Franchises are a major part of the Canadian economy, generating approximately $68 billion annually and employing over 1 million Canadians, according to the Canadian Franchise Association. With one in 14 working Canadians employed directly or indirectly by Canada’s over 78,000 franchises, these businesses offer exciting opportunities for entrepreneurs, and they’re not just limited to fast food. As of 2017, 60 percent of franchises in Canada are for businesses outside of the food industry. If you want a piece of this vibrant sector of the economy, first you need to know what it takes to get started, and this can vary widely depending on your financial situation and franchising ambitions.
Typically, franchisors charge a flat fee up front for the right to use their brand. The franchise fee can range from as little as a few thousand dollars to over $75,000, depending on the industry, brand, location, and other factors, such as the expansion goals of the franchisor. You may decide to open a franchise under a reputable, high-end brand, but you should expect to pay a premium for that brand’s value. Even for the casual consumer market, which includes businesses such as fast food chains, there can be a considerable difference in franchise fees based on the clout of the brand. You can expect to pay almost one-and-a-half times the franchise fee for an internationally known brand, such as Taco Bell, than you would for a Canadian franchise, such as Tim Hortons.
Larger brands also often have more stringent requirements for the type of investor they are seeking. If you want to open a single Tim Hortons in Canada, you can do so if you meet the financial requirements, but Taco Bell and McDonald’s do not even consider applicants that do not have plans for multiple locations.
Big brands can also afford to be choosier about the financial status of the prospective franchise owner and may set higher requirements for your personal finances. Franchisors want to know you have the financial security to keep the business running regardless of market fluctuations, especially since many businesses are not profitable for a year or even more after opening. Expect to provide proof of your net worth and liquidity and meet minimum requirements for both.
Franchisors typically tell you upfront what you should expect to invest to get your business running. They may require that some percentage of this initial investment is in liquid assets, such as cash and short-term bonds, so you don’t get too deeply into debt establishing your new business.
If you don’t need to lease, purchase, renovate or build property to run your business, you may be able to get away with an investment of less than $10,000. This makes franchises that allow you to work from home or on the road a good option for entrepreneurs with limited capital and assets. On the other end of the spectrum, if your dream is to open your own hotel franchise, expect to spend $5 million or more to purchase the property and build on it.
Most franchises fall somewhere between these extremes. The cost of leasing or building an operating facility varies based on the property costs in your location, but many costs are fairly standard across locations, so you can use the franchisor’s resources to budget for these costs. You may already be budgeting for anticipated physical costs, such as refurbishing the property, stocking it with equipment and supplies, and updating signage and branding, but also keep in mind the labor and service costs of starting a new business. Insurance, legal, and accounting services are essential for many successful franchises, and don’t forget to budget for initial employee recruitment and training costs.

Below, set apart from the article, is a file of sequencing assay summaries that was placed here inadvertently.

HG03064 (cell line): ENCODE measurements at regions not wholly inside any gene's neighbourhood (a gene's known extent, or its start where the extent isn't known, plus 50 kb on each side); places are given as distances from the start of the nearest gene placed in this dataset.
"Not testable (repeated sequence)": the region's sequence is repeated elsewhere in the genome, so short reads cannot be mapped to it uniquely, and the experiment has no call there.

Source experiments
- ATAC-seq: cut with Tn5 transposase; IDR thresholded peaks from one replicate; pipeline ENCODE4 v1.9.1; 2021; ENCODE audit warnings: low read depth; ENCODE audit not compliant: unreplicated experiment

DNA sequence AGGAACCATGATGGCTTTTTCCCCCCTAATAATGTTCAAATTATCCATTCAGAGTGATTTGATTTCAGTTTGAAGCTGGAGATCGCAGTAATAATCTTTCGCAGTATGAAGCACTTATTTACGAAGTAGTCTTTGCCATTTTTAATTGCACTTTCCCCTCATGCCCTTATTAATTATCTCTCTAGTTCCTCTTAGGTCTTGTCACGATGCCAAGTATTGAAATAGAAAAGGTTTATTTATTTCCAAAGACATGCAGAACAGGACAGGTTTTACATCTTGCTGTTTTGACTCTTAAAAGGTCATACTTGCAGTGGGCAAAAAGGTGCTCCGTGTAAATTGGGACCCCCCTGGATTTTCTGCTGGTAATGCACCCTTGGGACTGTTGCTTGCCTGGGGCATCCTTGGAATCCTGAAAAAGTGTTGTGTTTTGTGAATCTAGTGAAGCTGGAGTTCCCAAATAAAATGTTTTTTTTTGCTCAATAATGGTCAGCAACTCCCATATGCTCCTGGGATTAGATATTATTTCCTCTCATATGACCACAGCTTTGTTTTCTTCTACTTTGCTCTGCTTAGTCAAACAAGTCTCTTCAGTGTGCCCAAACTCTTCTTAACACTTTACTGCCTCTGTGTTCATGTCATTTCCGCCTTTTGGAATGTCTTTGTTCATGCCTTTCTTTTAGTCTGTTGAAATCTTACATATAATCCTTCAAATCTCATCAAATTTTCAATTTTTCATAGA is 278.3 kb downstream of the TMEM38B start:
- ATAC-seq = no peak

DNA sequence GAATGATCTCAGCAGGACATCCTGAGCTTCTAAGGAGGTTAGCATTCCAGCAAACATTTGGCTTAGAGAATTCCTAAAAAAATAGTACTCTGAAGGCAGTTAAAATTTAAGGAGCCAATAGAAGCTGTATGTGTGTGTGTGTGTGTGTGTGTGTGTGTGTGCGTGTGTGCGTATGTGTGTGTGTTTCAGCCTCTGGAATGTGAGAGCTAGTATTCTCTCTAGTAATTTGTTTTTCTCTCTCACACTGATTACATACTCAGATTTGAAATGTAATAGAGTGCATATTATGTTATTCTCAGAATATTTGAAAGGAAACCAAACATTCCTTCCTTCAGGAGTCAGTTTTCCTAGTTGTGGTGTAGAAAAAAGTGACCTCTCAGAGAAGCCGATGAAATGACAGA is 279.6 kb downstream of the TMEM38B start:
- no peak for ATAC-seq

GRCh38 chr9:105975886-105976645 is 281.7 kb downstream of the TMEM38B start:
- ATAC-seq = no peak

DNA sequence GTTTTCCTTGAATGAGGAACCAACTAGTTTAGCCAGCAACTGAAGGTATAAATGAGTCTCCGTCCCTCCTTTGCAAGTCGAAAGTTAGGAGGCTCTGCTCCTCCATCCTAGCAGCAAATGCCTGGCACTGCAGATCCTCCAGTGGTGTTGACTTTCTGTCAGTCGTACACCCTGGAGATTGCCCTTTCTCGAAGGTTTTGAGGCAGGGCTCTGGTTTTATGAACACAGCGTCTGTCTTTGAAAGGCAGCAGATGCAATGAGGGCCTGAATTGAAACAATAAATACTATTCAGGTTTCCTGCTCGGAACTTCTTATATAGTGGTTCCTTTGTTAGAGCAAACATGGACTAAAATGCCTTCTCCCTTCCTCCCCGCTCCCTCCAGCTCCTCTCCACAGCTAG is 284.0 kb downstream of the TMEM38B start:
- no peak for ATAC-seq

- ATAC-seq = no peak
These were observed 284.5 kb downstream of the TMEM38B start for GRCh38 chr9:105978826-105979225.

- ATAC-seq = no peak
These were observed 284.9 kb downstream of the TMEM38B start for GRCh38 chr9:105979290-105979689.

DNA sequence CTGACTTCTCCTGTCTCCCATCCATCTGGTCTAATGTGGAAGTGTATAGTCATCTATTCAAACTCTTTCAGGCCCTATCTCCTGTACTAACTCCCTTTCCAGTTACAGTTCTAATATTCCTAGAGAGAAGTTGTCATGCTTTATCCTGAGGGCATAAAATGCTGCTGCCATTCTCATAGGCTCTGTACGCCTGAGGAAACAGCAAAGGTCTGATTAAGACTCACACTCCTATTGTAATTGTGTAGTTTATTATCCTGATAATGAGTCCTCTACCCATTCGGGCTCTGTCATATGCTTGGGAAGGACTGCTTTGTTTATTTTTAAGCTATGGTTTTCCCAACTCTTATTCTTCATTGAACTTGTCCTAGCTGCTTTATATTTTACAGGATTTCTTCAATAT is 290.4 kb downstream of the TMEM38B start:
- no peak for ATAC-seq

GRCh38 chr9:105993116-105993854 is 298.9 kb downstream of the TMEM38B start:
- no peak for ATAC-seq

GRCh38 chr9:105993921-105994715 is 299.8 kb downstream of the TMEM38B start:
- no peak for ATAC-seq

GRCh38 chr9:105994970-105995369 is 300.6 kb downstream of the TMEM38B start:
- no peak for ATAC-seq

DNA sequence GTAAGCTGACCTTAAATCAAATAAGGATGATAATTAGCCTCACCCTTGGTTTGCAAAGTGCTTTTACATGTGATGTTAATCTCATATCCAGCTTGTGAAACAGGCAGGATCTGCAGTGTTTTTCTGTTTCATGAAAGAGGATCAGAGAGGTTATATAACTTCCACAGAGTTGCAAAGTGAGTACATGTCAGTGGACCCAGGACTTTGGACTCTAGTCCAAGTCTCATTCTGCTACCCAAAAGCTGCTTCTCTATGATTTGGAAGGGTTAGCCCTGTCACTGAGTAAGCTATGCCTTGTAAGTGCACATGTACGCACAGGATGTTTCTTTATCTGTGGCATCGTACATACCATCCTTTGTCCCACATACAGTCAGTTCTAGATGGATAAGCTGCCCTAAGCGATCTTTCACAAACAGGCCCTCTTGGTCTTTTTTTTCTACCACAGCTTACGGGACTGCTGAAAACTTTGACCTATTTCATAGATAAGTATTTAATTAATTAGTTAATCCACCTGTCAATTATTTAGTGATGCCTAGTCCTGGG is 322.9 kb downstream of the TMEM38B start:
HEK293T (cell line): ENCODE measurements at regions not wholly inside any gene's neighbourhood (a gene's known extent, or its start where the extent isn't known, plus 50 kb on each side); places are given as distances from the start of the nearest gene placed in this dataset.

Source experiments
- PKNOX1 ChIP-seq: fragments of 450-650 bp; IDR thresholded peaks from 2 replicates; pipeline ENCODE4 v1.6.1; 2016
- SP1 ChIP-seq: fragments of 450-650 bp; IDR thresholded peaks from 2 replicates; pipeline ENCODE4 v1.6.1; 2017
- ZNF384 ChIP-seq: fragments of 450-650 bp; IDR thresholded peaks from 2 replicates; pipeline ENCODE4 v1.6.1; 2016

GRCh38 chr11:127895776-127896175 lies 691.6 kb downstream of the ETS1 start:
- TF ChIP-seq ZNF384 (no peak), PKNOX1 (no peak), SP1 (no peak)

Fees on Sales
The moment you make your first sale is an exciting one, and it’s also the beginning of your ongoing financial obligation to the franchisor. You need to plan your startup budget accordingly. Expect to pay a percentage of your gross sales to the franchisor as a royalty fee. That’s typically in the range of 4 to 8%. Franchises also frequently require you to share in the cost of advertising the brand, and these fees typically fall between 2 and 4% of your gross sales. Depending on the franchise, you may also have to pay additional rent for equipment or other regular operating fees. So, when you make your startup plan, be sure to leave some liquid cash in your startup budget for any flat fees or royalties on gross sales. Remember, you incur those fees from day one, even if you don’t see a profit in the early days of your operation.
Regardless of who you enter into a franchise agreement with, remember that the brand holder is as invested in your success as you are. While it may be overwhelming to take into consideration all of the startup costs, which can range from major costs such as leasing property to small costs such as stocking enough plastic straws, franchisors make it their business to take most of the unpredictability out of the process to ensure mutual success. Make use of their franchise resources, which can include startup guides as well as ongoing training and support, to ensure your startup budget sets you up for success.